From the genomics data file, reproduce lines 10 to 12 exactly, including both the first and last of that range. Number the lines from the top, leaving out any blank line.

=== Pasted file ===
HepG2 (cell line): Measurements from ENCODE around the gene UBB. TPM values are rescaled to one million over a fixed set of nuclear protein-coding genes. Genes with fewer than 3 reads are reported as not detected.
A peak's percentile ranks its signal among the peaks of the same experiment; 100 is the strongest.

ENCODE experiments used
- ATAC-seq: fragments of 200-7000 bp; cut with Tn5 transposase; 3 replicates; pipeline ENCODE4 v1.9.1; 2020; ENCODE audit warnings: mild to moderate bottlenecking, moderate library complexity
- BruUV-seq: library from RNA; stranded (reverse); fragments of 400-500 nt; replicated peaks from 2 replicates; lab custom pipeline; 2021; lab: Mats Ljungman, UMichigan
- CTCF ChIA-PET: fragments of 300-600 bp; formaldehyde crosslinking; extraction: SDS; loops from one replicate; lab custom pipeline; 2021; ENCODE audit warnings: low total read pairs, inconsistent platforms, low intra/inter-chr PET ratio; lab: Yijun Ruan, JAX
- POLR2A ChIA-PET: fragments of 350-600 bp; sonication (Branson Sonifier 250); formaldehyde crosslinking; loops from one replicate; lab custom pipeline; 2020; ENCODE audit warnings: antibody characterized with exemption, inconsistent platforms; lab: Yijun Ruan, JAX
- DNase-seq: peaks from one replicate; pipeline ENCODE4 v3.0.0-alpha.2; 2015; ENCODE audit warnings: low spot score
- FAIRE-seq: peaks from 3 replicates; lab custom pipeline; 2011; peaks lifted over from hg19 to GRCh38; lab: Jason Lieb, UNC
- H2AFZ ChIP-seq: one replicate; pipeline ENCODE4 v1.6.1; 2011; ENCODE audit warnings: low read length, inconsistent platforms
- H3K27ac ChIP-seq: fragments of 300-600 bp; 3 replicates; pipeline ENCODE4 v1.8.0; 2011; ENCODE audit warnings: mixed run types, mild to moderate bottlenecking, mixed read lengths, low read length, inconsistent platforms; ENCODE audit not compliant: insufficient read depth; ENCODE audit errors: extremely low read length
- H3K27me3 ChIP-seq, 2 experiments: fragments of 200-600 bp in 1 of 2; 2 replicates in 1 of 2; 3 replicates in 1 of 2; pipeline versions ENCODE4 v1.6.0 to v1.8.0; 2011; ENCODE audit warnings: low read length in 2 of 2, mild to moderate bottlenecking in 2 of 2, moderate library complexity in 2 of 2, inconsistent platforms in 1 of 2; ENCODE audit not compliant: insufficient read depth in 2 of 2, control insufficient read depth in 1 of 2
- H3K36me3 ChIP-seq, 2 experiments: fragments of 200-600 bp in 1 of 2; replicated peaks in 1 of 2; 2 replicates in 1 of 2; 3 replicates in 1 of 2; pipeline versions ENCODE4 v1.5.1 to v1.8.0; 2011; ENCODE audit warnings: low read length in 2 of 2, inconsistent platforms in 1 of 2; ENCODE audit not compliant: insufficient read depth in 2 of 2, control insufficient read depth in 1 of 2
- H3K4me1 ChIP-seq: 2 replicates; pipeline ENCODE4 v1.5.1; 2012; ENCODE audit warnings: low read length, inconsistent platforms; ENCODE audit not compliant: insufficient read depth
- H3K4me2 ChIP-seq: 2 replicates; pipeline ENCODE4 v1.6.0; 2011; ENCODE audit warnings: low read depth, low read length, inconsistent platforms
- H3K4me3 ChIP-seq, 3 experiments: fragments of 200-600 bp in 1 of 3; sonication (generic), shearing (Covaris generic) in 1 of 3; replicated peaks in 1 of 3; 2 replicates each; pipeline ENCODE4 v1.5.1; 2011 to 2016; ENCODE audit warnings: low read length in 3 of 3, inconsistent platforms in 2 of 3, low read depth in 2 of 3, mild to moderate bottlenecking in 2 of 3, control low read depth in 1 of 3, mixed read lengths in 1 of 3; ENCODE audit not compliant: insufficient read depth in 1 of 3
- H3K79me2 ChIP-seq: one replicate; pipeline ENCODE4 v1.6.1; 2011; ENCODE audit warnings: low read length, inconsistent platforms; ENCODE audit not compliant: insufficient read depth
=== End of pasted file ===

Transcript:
- H2AFZ ChIP-seq: one replicate; pipeline ENCODE4 v1.6.1; 2011; ENCODE audit warnings: low read length, inconsistent platforms
- H3K27ac ChIP-seq: fragments of 300-600 bp; 3 replicates; pipeline ENCODE4 v1.8.0; 2011; ENCODE audit warnings: mixed run types, mild to moderate bottlenecking, mixed read lengths, low read length, inconsistent platforms; ENCODE audit not compliant: insufficient read depth; ENCODE audit errors: extremely low read length
- H3K27me3 ChIP-seq, 2 experiments: fragments of 200-600 bp in 1 of 2; 2 replicates in 1 of 2; 3 replicates in 1 of 2; pipeline versions ENCODE4 v1.6.0 to v1.8.0; 2011; ENCODE audit warnings: low read length in 2 of 2, mild to moderate bottlenecking in 2 of 2, moderate library complexity in 2 of 2, inconsistent platforms in 1 of 2; ENCODE audit not compliant: insufficient read depth in 2 of 2, control insufficient read depth in 1 of 2